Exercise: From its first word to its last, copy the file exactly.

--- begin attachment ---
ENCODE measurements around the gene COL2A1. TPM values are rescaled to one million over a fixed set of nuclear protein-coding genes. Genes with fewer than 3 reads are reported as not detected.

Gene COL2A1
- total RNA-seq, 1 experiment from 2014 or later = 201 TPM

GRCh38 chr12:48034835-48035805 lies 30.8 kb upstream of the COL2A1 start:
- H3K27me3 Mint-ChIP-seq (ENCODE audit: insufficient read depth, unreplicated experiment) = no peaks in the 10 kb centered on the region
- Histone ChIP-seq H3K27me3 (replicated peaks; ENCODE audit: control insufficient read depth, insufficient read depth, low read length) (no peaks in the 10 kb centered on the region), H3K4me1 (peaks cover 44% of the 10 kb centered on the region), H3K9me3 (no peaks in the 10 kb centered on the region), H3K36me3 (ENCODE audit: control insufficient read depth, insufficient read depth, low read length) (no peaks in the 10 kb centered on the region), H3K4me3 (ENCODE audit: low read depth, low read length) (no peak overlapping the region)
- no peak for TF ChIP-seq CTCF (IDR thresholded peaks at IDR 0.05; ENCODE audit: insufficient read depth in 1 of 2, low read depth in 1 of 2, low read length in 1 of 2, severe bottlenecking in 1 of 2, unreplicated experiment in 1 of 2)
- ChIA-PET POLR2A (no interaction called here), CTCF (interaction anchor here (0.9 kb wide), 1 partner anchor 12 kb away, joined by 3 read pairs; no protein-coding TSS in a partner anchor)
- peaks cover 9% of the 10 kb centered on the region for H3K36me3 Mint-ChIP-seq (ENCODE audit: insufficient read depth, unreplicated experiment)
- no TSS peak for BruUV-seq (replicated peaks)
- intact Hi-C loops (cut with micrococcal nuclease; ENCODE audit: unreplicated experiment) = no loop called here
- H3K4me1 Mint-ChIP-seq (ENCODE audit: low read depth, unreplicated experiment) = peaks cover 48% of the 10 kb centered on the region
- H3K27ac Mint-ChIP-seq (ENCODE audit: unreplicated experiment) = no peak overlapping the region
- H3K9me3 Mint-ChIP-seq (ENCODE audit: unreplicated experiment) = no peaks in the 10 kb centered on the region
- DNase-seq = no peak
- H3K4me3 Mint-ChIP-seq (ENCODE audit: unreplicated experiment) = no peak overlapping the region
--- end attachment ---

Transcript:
ENCODE measurements around the gene COL2A1. TPM values are rescaled to one million over a fixed set of nuclear protein-coding genes. Genes with fewer than 3 reads are reported as not detected.

Gene COL2A1
- total RNA-seq, 1 experiment from 2014 or later = 201 TPM

GRCh38 chr12:48034835-48035805 lies 30.8 kb upstream of the COL2A1 start:
- H3K27me3 Mint-ChIP-seq (ENCODE audit: insufficient read depth, unreplicated experiment) = no peaks in the 10 kb centered on the region
- Histone ChIP-seq H3K27me3 (replicated peaks; ENCODE audit: control insufficient read depth, insufficient read depth, low read length) (no peaks in the 10 kb centered on the region), H3K4me1 (peaks cover 44% of the 10 kb centered on the region), H3K9me3 (no peaks in the 10 kb centered on the region), H3K36me3 (ENCODE audit: control insufficient read depth, insufficient read depth, low read length) (no peaks in the 10 kb centered on the region), H3K4me3 (ENCODE audit: low read depth, low read length) (no peak overlapping the region)
- no peak for TF ChIP-seq CTCF (IDR thresholded peaks at IDR 0.05; ENCODE audit: insufficient read depth in 1 of 2, low read depth in 1 of 2, low read length in 1 of 2, severe bottlenecking in 1 of 2, unreplicated experiment in 1 of 2)
- ChIA-PET POLR2A (no interaction called here), CTCF (interaction anchor here (0.9 kb wide), 1 partner anchor 12 kb away, joined by 3 read pairs; no protein-coding TSS in a partner anchor)
- peaks cover 9% of the 10 kb centered on the region for H3K36me3 Mint-ChIP-seq (ENCODE audit: insufficient read depth, unreplicated experiment)
- no TSS peak for BruUV-seq (replicated peaks)
- intact Hi-C loops (cut with micrococcal nuclease; ENCODE audit: unreplicated experiment) = no loop called here
- H3K4me1 Mint-ChIP-seq (ENCODE audit: low read depth, unreplicated experiment) = peaks cover 48% of the 10 kb centered on the region
- H3K27ac Mint-ChIP-seq (ENCODE audit: unreplicated experiment) = no peak overlapping the region
- H3K9me3 Mint-ChIP-seq (ENCODE audit: unreplicated experiment) = no peaks in the 10 kb centered on the region
- DNase-seq = no peak
- H3K4me3 Mint-ChIP-seq (ENCODE audit: unreplicated experiment) = no peak overlapping the region